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I would like to redirect a URL with uppercase characters http://localhost/A/B to a lowercase version http://localhost/a/b using the .htaccess file.

Using regex I can capture A and B but is it possible to convert them to lowercase?

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In .htaccess

<IfModule mod_speling.c>
CheckSpelling on
</IfModule>

Tested, works, if you have the mod_speling enabled.

Or, in a serverwide httpd.conf:

RewriteEngine On
RewriteMap  lc int:tolower
RewriteCond %{REQUEST_URI} [A-Z]
RewriteRule (.*) ${lc:$1} [R=301,L]

From: http://www.chrisabernethy.com/force-lower-case-urls-with-mod_rewrite/

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  • he specifically said using .htaccess ! you should had read the comments before even copying the link. – Prix Sep 3 '10 at 9:10
  • Indeed, well spotted. My answer will cause a server error in an .htaccess file. :o – Grizly Sep 3 '10 at 9:28
  • oops! I was about to jump in joy looking at Grizly's reply :-( – tintin Sep 3 '10 at 9:33
  • Added a working .htaccess version.. ;-) Of course, if you don't have access to httpd.conf, you probably won't have access to load the speling module.. will only lowercase if the folder/file is in lowercase on filesystem. – Grizly Sep 3 '10 at 10:43
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RewriteEngine On
RewriteBase /

# If there are caps, set HASCAPS to true and skip next rule
RewriteRule [A-Z] - [E=HASCAPS:TRUE,S=1]

# Skip this entire section if no uppercase letters in requested URL
RewriteRule ![A-Z] - [S=28]

# Replace single occurance of CAP with cap, then process next Rule.
RewriteRule ^([^A]*)A(.*)$ $1a$2
RewriteRule ^([^B]*)B(.*)$ $1b$2
RewriteRule ^([^C]*)C(.*)$ $1c$2
RewriteRule ^([^D]*)D(.*)$ $1d$2
RewriteRule ^([^E]*)E(.*)$ $1e$2
RewriteRule ^([^F]*)F(.*)$ $1f$2
RewriteRule ^([^G]*)G(.*)$ $1g$2
RewriteRule ^([^H]*)H(.*)$ $1h$2
RewriteRule ^([^I]*)I(.*)$ $1i$2
RewriteRule ^([^J]*)J(.*)$ $1j$2
RewriteRule ^([^K]*)K(.*)$ $1k$2
RewriteRule ^([^L]*)L(.*)$ $1l$2
RewriteRule ^([^M]*)M(.*)$ $1m$2
RewriteRule ^([^N]*)N(.*)$ $1n$2
RewriteRule ^([^O]*)O(.*)$ $1o$2
RewriteRule ^([^P]*)P(.*)$ $1p$2
RewriteRule ^([^Q]*)Q(.*)$ $1q$2
RewriteRule ^([^R]*)R(.*)$ $1r$2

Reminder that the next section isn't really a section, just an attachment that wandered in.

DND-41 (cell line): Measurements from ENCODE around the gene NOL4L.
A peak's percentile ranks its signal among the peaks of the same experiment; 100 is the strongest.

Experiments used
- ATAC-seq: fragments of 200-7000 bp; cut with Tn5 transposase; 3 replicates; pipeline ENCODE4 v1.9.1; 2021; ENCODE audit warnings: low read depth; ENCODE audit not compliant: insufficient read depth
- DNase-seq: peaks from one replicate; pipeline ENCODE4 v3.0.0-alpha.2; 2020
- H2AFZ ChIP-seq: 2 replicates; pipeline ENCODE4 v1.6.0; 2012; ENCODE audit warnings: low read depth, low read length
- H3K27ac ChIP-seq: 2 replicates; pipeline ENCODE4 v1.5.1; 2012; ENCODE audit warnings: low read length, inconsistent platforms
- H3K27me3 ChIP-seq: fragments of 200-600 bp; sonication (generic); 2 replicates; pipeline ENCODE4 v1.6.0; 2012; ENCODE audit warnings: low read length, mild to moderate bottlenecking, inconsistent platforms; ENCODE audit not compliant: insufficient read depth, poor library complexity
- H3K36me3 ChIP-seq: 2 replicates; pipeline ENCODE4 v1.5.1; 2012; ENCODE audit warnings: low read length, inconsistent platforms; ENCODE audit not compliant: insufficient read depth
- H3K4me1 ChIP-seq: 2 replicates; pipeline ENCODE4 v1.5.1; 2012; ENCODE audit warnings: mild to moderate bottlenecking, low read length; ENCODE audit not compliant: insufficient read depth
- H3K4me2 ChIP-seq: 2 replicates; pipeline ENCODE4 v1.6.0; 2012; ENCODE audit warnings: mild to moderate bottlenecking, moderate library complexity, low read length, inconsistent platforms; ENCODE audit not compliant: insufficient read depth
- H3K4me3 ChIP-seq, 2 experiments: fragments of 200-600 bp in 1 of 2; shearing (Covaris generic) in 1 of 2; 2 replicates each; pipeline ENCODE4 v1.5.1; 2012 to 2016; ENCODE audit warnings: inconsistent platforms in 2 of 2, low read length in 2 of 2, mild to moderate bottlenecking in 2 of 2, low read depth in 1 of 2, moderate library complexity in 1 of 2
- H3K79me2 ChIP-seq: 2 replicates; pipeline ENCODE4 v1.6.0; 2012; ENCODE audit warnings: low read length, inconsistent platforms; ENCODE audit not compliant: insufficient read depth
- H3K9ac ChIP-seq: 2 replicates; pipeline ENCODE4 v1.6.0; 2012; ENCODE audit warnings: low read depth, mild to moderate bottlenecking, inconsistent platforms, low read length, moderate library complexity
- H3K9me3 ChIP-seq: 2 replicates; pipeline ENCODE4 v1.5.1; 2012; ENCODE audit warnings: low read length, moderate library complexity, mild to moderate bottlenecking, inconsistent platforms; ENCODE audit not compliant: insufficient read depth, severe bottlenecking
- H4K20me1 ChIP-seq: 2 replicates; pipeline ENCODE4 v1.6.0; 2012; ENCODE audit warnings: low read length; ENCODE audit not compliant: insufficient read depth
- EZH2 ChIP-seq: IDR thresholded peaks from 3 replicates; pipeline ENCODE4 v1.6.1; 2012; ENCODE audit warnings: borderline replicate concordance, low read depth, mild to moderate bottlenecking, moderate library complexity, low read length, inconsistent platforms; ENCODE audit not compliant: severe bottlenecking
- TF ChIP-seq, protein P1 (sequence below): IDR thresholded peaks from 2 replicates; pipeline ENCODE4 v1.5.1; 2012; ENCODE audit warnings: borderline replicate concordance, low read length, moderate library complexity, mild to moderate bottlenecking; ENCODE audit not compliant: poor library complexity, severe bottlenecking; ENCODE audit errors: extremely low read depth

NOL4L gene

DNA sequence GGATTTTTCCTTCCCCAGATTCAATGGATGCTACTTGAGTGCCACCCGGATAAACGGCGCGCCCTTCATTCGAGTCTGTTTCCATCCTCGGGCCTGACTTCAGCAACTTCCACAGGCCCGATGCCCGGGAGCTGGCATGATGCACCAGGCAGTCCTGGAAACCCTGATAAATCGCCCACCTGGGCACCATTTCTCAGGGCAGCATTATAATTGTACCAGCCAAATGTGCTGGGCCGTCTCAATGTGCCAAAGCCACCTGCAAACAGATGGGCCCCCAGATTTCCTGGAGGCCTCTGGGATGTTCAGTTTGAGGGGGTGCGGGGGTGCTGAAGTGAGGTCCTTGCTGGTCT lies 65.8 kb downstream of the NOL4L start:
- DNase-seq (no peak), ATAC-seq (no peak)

RewriteRule ^([^S]*)S(.*)$ $1s$2
RewriteRule ^([^T]*)T(.*)$ $1t$2
RewriteRule ^([^U]*)U(.*)$ $1u$2
RewriteRule ^([^V]*)V(.*)$ $1v$2
RewriteRule ^([^W]*)W(.*)$ $1w$2
RewriteRule ^([^X]*)X(.*)$ $1x$2
RewriteRule ^([^Y]*)Y(.*)$ $1y$2
RewriteRule ^([^Z]*)Z(.*)$ $1z$2

# If there are any uppercase letters, restart at very first RewriteRule in file.
RewriteRule [A-Z] - [N]

RewriteCond %{ENV:HASCAPS} TRUE
RewriteRule ^/?(.*) /$1 [R=301,L]
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  • 1
    You should reference where you got your solution from: askapache.com/htaccess/rewrite-uppercase-lowercase – cdmckay Oct 28 '16 at 2:34
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    It's not working. Did you test it before posting Answer? – Pratik Kamani Nov 16 '17 at 5:24
  • This won't work as written if you are wanting to convert virtual URL paths that contain additional pathname information (path-info). You will need the DPI flag (Apache 2.2.12+) on each of the internal rewrites in order to discard the path-info and prevent it being re-appended to the rewritten URL. – MrWhite Nov 24 '20 at 18:32
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If you are on Apache 2.4 then in .htaccess you can use mod_rewrite with an Apache expression in a RewriteCond directive to make use of the tolower() function.

For example, the following will need to go near the top of your .htaccess file:

RewriteEngine On

RewriteCond expr "tolower(%{REQUEST_URI}) =~ /(.*)/"
RewriteRule [A-Z] %1 [R=301,L]

This redirects/corrects any URL containing uppercase letters to the same - all lowercase - URL.

The RewriteRule pattern [A-Z] simply checks there is at least one uppercase letter in the requested URL-path. The RewriteCond directive then calls the tolower() function on the URL-path (REQUEST_URI server variable) the result of which is then effectively captured using the regex /(.*)/.

The %1 backreference in the substitution string then holds the result of the tolower() function call (as stored by the capturing group in the preceding condition), ie. the lowercase'd URL-path.

Test first with a 302 (temporary) redirect to avoid potential caching issues and only change to a 301 (permanent) when you are sure it's working OK. 301s are cached persistently by the browser so can making testing problematic.

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